Inequality is a structural feature of Mexico: social background, geographical location, and the environment have built an uneven playing field since ancestral times. Mexico is not unique in having inherited a social structure and an orography that create unequal sociopolitical and economic conditions. Where Mexico does stand out (among countries with similar GDP per capita levels) is in having failed, or not even tried, to create conditions to improve the entire population’s odds of success, without distinction. In fact, the problem lies elsewhere: many Mexican politicians have gigantic, maximalist visions that turn into impossible dreams. Other politicians simply prefer for poverty to continue prevailing in Mexico.
The political discourse on inequality is generous in rhetoric, but lacking in solutions. Of course, there is no shortage of proposals to level down wealth via a radical redistribution of income. However, this would involve having many more poor, when what Mexican society demands is having many more rich. Other proposals focus on easing the symptoms of poverty or of those who lack access to social benefits. Usually, this involves subsidies in the form of conditional cash transfers to poor families while requiring them to fulfill specific commitments (like taking children to school and to health centers). This was the basis of social programs in Mexico such as Progresa (1997) Oportunidades (2002), and the like. Then, there are those who propose generalizing this principle through approaches like universal basic income which have the effect of erasing incentives for individual progress. Still, others seek magical solutions through more public spending (and its corresponding taxes) without changing either government expenditure goals or execution.
As German-born physicist Albert Einstein said, there is no reason to expect different results when doing the same thing over and over again.
On the other side of the Pacific Ocean, China has demonstrated that reducing inequality in a couple of generations is possible. What is required is a roaring economy that develops an education process focus in generating human capital in the form of capable individuals able to join the labor force. China’s success is so obvious that we should be ashamed because it is not the only country having achieved it. The Asian behemoth created incentives for private companies (national and foreign) to open and thrive, and devoted enormous resources to turn education into a means through which everyone, regardless of background, could join the 21st century labor market. With this strategy (pioneered by South Korea, Taiwan and others back in the 20th century), China managed to get more than 300 million citizens to join the job market, raise their living standards, and become taxpayers. A social mobility virtuous circle.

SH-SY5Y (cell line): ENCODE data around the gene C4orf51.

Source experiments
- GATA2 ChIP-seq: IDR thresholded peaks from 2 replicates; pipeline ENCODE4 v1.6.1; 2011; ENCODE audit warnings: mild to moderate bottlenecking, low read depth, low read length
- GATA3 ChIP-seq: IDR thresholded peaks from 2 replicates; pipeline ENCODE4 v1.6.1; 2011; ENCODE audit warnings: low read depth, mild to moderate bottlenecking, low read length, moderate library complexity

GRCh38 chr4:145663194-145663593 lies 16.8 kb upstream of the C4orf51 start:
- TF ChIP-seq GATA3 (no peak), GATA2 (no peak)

The challenge for Mexico is social inclusion: how to create conditions so that all Mexicans, without distinction, have equal access to the opportunities that the world offers. It involves changing the logic of Mexican public spending, the education system, and the development strategy overall. When the concept of social inclusion is embraced, the only thing that matters is that the economy grows rapidly and that the population is capable of joining it. That, in turn, sheds new light on the role of the mafia-like groups at the helm of Mexico’s teachers’ unions, other political bosses, and elected officials who have no greater goal than political control. They all know that a poor population is always easier to manipulate, which doesn’t prevent them from playing up inequality rather than taking action to eliminate it.
In the very different context of the 20th century, Mexico achieved accelerated social mobility thanks to the combination of political stability and public and private investment. In the 21st century of technology and knowledge, this is not enough. Success hinges on the ability of individuals’ to add value. Education, infrastructure and healthcare become critical assets in achieving that goal. Mexico’s progress requires creative social inclusion strategies, but the current government officially stuck in the 20th century.
The obvious question is why Mexico’s productivity grows so little -and, consequently, income levels- despite the success of economic sectors linked to the export markets. Again, when one looks at South Korea or China, the answer is obvious. Both countries have wagered on adding value, which is what has risen living standards in this century. You don’t have to be a genius to see that Mexican president Andrés Manuel López Obrador’s daily press conferences are a mere spectacle that distracts from the more relevant goal of implementing a proven economic development strategy.
Increasing social mobility is the only formula to reduce and eventually end inequality. Greater social mobility is the result of a government’s concerted action to create conditions for accelerated economic growth and for equalized opportunities -through human capital creation via education and healthcare- for the most disadvantaged members of society. Everything is based on leaders having economic development and social inclusion as their main goals, rather than political control and impoverishment.
* Luis Rubio is chairman of México Evalúa-CIDAC and former chairman of the Mexican Council on Foreign Relations (COMEXI). A Spanish version of this Op-Ed appeared first in Reforma’s newspaper print edition. Twitter: @lrubio